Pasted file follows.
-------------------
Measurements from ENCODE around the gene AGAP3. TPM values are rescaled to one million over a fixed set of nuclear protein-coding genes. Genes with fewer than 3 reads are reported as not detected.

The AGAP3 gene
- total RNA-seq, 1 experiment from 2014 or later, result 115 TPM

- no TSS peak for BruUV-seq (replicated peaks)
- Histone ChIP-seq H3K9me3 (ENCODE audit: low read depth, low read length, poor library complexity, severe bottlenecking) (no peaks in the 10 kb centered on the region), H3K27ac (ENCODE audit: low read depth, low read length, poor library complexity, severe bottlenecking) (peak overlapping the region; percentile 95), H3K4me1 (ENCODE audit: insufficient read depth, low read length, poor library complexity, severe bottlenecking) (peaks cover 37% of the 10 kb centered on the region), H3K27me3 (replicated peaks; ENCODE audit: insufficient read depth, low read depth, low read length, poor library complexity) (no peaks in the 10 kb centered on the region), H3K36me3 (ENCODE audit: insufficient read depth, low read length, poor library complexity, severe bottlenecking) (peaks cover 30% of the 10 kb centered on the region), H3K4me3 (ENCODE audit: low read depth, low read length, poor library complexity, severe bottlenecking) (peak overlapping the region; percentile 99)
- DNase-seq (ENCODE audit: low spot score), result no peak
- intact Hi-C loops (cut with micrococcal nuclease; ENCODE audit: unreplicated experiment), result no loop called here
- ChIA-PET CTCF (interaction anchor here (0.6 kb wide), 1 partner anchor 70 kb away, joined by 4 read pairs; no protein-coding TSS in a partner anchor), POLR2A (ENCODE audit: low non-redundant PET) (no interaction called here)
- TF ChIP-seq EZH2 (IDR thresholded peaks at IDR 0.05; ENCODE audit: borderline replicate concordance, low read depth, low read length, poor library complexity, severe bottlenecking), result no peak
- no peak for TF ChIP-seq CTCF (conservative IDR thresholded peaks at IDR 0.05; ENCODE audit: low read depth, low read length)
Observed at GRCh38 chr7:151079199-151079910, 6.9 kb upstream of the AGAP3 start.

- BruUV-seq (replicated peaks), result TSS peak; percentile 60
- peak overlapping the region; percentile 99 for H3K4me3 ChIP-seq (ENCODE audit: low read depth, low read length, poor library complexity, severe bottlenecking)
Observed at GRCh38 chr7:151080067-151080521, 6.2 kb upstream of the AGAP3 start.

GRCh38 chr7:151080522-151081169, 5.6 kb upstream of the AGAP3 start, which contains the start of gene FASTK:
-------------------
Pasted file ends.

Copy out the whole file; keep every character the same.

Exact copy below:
Measurements from ENCODE around the gene AGAP3. TPM values are rescaled to one million over a fixed set of nuclear protein-coding genes. Genes with fewer than 3 reads are reported as not detected.

The AGAP3 gene
- total RNA-seq, 1 experiment from 2014 or later, result 115 TPM

- no TSS peak for BruUV-seq (replicated peaks)
- Histone ChIP-seq H3K9me3 (ENCODE audit: low read depth, low read length, poor library complexity, severe bottlenecking) (no peaks in the 10 kb centered on the region), H3K27ac (ENCODE audit: low read depth, low read length, poor library complexity, severe bottlenecking) (peak overlapping the region; percentile 95), H3K4me1 (ENCODE audit: insufficient read depth, low read length, poor library complexity, severe bottlenecking) (peaks cover 37% of the 10 kb centered on the region), H3K27me3 (replicated peaks; ENCODE audit: insufficient read depth, low read depth, low read length, poor library complexity) (no peaks in the 10 kb centered on the region), H3K36me3 (ENCODE audit: insufficient read depth, low read length, poor library complexity, severe bottlenecking) (peaks cover 30% of the 10 kb centered on the region), H3K4me3 (ENCODE audit: low read depth, low read length, poor library complexity, severe bottlenecking) (peak overlapping the region; percentile 99)
- DNase-seq (ENCODE audit: low spot score), result no peak
- intact Hi-C loops (cut with micrococcal nuclease; ENCODE audit: unreplicated experiment), result no loop called here
- ChIA-PET CTCF (interaction anchor here (0.6 kb wide), 1 partner anchor 70 kb away, joined by 4 read pairs; no protein-coding TSS in a partner anchor), POLR2A (ENCODE audit: low non-redundant PET) (no interaction called here)
- TF ChIP-seq EZH2 (IDR thresholded peaks at IDR 0.05; ENCODE audit: borderline replicate concordance, low read depth, low read length, poor library complexity, severe bottlenecking), result no peak
- no peak for TF ChIP-seq CTCF (conservative IDR thresholded peaks at IDR 0.05; ENCODE audit: low read depth, low read length)
Observed at GRCh38 chr7:151079199-151079910, 6.9 kb upstream of the AGAP3 start.

- BruUV-seq (replicated peaks), result TSS peak; percentile 60
- peak overlapping the region; percentile 99 for H3K4me3 ChIP-seq (ENCODE audit: low read depth, low read length, poor library complexity, severe bottlenecking)
Observed at GRCh38 chr7:151080067-151080521, 6.2 kb upstream of the AGAP3 start.

GRCh38 chr7:151080522-151081169, 5.6 kb upstream of the AGAP3 start, which contains the start of gene FASTK: